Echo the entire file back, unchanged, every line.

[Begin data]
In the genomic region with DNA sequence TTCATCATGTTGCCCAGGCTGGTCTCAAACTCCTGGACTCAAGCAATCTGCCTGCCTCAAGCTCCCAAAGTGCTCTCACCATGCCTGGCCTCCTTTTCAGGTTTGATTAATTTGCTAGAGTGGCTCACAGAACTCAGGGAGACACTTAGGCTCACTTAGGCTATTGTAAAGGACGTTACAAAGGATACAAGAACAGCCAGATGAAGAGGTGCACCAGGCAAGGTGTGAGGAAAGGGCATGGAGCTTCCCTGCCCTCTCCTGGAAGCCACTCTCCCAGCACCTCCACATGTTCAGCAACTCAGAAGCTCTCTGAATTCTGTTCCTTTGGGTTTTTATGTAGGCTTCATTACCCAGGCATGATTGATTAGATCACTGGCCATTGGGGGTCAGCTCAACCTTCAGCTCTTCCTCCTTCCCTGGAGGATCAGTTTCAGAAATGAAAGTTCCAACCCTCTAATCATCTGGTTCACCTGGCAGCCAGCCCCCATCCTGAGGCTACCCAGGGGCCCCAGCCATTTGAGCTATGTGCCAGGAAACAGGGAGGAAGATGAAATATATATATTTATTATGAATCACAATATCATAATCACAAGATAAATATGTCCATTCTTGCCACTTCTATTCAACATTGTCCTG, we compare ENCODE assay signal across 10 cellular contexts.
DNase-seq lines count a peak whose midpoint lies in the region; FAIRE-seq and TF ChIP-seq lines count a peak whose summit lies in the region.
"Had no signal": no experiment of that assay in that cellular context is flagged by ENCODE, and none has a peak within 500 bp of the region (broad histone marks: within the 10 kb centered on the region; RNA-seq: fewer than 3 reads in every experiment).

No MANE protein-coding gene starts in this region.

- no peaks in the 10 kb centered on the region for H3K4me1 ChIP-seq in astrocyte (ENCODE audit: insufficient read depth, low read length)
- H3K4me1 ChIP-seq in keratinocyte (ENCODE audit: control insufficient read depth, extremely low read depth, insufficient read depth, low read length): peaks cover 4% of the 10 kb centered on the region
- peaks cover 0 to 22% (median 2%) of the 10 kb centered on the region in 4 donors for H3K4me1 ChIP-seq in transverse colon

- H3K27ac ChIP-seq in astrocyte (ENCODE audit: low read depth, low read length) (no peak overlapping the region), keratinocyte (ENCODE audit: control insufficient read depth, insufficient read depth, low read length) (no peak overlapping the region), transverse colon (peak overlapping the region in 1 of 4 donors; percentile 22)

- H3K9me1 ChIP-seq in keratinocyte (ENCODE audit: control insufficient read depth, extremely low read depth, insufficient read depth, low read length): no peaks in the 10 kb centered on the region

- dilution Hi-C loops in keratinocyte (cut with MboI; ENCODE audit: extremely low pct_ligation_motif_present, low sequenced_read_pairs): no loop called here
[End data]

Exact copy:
In the genomic region with DNA sequence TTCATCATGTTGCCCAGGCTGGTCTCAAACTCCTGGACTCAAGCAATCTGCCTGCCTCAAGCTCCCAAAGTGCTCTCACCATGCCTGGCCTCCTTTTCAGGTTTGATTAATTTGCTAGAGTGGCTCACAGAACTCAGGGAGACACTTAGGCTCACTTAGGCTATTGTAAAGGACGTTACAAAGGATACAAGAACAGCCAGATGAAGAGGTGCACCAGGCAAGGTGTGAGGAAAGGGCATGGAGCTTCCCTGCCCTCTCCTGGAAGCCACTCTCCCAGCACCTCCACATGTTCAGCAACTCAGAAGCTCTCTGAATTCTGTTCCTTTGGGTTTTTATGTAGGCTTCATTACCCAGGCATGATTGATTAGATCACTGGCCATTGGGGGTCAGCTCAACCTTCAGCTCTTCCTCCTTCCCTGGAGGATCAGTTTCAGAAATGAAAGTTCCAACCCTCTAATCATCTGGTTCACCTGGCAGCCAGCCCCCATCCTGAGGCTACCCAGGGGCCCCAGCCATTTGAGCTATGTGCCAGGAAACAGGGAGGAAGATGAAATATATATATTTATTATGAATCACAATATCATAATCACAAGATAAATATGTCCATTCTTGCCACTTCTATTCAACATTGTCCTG, we compare ENCODE assay signal across 10 cellular contexts.
DNase-seq lines count a peak whose midpoint lies in the region; FAIRE-seq and TF ChIP-seq lines count a peak whose summit lies in the region.
"Had no signal": no experiment of that assay in that cellular context is flagged by ENCODE, and none has a peak within 500 bp of the region (broad histone marks: within the 10 kb centered on the region; RNA-seq: fewer than 3 reads in every experiment).

No MANE protein-coding gene starts in this region.

- no peaks in the 10 kb centered on the region for H3K4me1 ChIP-seq in astrocyte (ENCODE audit: insufficient read depth, low read length)
- H3K4me1 ChIP-seq in keratinocyte (ENCODE audit: control insufficient read depth, extremely low read depth, insufficient read depth, low read length): peaks cover 4% of the 10 kb centered on the region
- peaks cover 0 to 22% (median 2%) of the 10 kb centered on the region in 4 donors for H3K4me1 ChIP-seq in transverse colon

- H3K27ac ChIP-seq in astrocyte (ENCODE audit: low read depth, low read length) (no peak overlapping the region), keratinocyte (ENCODE audit: control insufficient read depth, insufficient read depth, low read length) (no peak overlapping the region), transverse colon (peak overlapping the region in 1 of 4 donors; percentile 22)

- H3K9me1 ChIP-seq in keratinocyte (ENCODE audit: control insufficient read depth, extremely low read depth, insufficient read depth, low read length): no peaks in the 10 kb centered on the region

- dilution Hi-C loops in keratinocyte (cut with MboI; ENCODE audit: extremely low pct_ligation_motif_present, low sequenced_read_pairs): no loop called here